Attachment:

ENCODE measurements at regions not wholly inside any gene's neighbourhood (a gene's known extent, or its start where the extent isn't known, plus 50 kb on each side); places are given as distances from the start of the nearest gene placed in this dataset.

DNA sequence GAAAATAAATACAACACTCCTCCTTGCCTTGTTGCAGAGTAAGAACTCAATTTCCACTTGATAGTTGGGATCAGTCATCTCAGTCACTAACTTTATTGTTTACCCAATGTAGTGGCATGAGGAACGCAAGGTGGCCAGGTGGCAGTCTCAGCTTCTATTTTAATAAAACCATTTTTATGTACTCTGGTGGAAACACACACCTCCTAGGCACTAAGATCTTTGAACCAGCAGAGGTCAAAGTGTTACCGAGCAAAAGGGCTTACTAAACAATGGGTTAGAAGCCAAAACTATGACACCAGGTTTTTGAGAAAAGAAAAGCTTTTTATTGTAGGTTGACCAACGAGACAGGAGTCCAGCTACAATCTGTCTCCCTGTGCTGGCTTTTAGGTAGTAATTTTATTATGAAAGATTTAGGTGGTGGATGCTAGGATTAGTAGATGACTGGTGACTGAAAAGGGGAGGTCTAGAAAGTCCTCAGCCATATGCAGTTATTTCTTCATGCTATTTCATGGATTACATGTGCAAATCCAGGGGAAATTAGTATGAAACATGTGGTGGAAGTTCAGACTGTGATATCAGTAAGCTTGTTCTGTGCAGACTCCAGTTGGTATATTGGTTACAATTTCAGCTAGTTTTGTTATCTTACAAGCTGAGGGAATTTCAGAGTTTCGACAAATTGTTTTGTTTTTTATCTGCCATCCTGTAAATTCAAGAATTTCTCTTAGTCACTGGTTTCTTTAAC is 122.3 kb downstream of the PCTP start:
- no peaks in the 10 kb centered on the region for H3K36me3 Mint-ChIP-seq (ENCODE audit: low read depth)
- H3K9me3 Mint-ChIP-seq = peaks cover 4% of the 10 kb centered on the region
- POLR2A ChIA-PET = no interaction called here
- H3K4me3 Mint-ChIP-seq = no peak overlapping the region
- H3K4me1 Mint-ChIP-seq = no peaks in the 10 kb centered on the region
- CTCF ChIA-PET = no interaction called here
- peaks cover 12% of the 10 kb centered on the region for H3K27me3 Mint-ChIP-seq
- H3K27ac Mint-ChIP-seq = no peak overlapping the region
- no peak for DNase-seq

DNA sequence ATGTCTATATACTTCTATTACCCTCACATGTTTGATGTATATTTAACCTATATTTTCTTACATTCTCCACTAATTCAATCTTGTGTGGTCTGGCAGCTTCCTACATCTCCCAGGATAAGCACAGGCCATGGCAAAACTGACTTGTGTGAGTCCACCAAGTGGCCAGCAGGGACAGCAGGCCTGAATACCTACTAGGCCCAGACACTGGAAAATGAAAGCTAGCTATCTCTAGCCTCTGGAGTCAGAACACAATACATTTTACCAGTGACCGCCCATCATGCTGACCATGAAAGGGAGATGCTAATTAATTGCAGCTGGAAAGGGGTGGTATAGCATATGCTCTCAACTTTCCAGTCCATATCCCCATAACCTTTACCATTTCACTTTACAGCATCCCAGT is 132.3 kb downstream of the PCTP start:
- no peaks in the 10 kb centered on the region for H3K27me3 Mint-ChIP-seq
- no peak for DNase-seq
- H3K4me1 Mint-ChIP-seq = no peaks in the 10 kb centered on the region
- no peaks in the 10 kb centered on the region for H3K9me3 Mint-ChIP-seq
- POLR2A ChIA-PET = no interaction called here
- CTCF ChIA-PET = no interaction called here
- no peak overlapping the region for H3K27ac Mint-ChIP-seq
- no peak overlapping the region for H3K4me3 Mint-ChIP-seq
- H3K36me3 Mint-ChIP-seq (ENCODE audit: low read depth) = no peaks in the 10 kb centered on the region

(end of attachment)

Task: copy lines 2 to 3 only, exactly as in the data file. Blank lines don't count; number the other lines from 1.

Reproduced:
DNA sequence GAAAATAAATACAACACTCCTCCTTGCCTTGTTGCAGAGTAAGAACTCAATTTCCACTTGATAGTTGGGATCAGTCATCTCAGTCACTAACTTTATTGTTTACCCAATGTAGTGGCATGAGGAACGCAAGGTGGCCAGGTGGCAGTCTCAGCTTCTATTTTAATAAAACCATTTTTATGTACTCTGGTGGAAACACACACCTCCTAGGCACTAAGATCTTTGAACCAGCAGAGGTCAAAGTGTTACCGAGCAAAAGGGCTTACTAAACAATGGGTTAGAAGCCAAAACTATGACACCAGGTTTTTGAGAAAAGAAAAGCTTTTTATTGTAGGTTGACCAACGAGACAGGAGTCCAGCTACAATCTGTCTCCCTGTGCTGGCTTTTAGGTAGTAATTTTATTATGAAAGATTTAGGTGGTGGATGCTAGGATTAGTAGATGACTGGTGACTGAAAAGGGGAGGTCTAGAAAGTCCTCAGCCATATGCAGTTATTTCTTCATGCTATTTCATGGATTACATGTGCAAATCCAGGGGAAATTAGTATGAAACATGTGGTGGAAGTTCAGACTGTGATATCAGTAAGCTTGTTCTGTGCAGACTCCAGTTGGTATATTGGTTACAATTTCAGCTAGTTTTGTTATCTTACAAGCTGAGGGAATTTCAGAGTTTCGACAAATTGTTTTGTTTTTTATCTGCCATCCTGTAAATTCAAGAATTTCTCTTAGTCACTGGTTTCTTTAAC is 122.3 kb downstream of the PCTP start:
- no peaks in the 10 kb centered on the region for H3K36me3 Mint-ChIP-seq (ENCODE audit: low read depth)